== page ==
Dr Hilary Leevers, CEO of EngineeringUK looks at how digital learning might be incorporated into the traditional learning landscape for students in the next academic year – and what challenges educators might need to address.
Education has been quite the rollercoaster for students, teachers and parents since March 2020. Those of us working with schools have had to pivot to digital while recognising that the activities that had been delivered face-to-face cannot simply be delivered online in the same way.
Schools starting back this academic year – August for Scotland and September for England and Wales – will try and support a rounded education experience and prioritise face-to-face interactions, continuing to help students to catch up on the content they missed, or had shallow engagement with, during multiple periods of remote learning. There is an opportunity to capitalise on new ways of working and learning digitally, complementing traditional delivery. Leaders will undoubtedly also be keeping online approaches available to ensure resilience in case we face more disruption.
Teachers in our network shared that although educators are looking forward to welcoming students back to school, many think that they may not be able to hold practical, hands-on sessions while there is so much ongoing uncertainty surrounding the pandemic and its variants. This is a real shame, and indeed a concern given that a 2019 survey, the Science Education Tracker, found that over half of 11 to 14 year olds and a third of 15 to 18 year olds said that practical work is the most motivating aspect of science lessons. Note that even back in 2019, most students wanted to do more, but since then the pandemic has resulted in a massive reduction in practical work.
We, at EngineeringUK, love the engagement of hands-on activities and work closely with schools to deliver exciting experiences with rich interactions between students and engineers. While we have appreciated the geographical reach and numerical scale we can achieve through the move to digital, important questions remain around accessibility and digital poverty. Do enough students have access to fast WiFi so they can watch videos or access websites, particularly in rural areas? Do they have easy access to equipment so they can learn at their own pace or is their learning squeezed by sharing with others?
Our recent research found that the digital divide extends to careers advice, with half of teachers and careers leaders that responded to our survey identifying that students had not been able to access online or virtual careers provision due to a lack of technology or internet; this was much more pronounced in schools with a socioeconomically disadvantaged intake.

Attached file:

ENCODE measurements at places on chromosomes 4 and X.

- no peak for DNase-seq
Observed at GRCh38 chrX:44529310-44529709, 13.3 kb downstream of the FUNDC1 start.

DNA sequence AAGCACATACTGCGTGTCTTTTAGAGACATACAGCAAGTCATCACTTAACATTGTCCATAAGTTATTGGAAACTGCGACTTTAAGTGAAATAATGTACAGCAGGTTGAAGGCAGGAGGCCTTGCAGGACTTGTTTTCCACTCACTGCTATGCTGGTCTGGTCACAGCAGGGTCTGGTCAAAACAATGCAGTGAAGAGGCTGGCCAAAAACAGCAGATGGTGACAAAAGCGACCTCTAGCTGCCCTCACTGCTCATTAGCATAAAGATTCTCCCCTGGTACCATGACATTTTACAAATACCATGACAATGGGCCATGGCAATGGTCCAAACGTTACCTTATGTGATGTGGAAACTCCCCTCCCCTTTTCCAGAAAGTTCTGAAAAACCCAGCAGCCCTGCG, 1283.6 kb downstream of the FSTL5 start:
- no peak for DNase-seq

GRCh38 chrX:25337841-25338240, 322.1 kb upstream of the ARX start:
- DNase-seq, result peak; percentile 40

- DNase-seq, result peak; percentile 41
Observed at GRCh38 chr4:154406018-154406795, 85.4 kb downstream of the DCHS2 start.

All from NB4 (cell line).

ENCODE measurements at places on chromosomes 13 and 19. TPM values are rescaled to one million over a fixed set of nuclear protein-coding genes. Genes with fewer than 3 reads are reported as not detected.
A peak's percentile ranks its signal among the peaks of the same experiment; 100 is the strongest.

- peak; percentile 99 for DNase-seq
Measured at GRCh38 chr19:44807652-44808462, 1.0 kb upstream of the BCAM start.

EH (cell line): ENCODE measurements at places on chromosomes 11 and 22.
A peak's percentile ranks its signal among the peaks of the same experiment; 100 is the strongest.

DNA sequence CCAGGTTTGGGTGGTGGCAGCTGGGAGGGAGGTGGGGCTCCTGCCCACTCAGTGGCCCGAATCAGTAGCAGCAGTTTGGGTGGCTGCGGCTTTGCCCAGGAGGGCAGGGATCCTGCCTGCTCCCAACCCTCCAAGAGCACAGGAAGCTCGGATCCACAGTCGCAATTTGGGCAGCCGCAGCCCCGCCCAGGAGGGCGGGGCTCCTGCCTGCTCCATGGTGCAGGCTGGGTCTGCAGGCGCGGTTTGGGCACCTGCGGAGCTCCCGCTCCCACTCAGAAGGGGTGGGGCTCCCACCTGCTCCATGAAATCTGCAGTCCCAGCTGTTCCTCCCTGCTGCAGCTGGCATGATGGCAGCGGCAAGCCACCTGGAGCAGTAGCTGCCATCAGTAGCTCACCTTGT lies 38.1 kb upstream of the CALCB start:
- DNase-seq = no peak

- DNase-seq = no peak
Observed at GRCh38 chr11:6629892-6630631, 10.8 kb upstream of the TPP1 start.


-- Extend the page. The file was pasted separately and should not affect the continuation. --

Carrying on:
We must monitor the strengths and weaknesses of physical and digital delivery, so we know which is the best approach for the particular group we are working with or outcomes we are trying to achieve.
This is the approach we’ll be taking to evaluate the 100 Energy Quest workshops we delivered during the 2021 summer term. They were held digitally with an online facilitator for a classroom of students, their interactions helped along by teachers in the room. During the 2-hour workshop, 11 to 14 year olds were presented with an exciting narrative – centered around a dwindling mobile phone battery – and challenged to save the day by utilising their creativity and practical engineering skills to find a solution to help a group of young people in danger. During the scenario, students encounter a range of engineers, uncover the skills they possess and the important role energy plays in all our lives. We’re planning to bring in comparable face-to-face delivery over the coming year and look forward to learning how the two compare.
It seems likely that digital and physical delivery will complement each other, and we can use a mix of approaches in the future. There might be more opportunities for engineering engagement in schools as they may have extended school time and seek external support to help use it most effectively. There may also be some catch-up funding available. If these opportunities arise, we hope that the free resources on the Tomorrow’s Engineers website will be useful for anyone wanting to deliver inspiring activities for young people. We need to collectively convey consistent messages about engineering careers, such as opportunities, salaries, societal value, inclusivity and skills needed.
In the coming term, we may also see the return of STEM clubs and more consistent careers guidance, which has been quite patchy in England over the last year. It is so important that careers advice is boosted rather than cut further – while we recognise the importance of curriculum catch-up, we know that students have been concerned about their career prospects. Young people need to understand the career opportunities available to them, how to get into them and have the motivational benefit of meaningful career aspirations – integrating careers advice throughout education provision can help achieve this.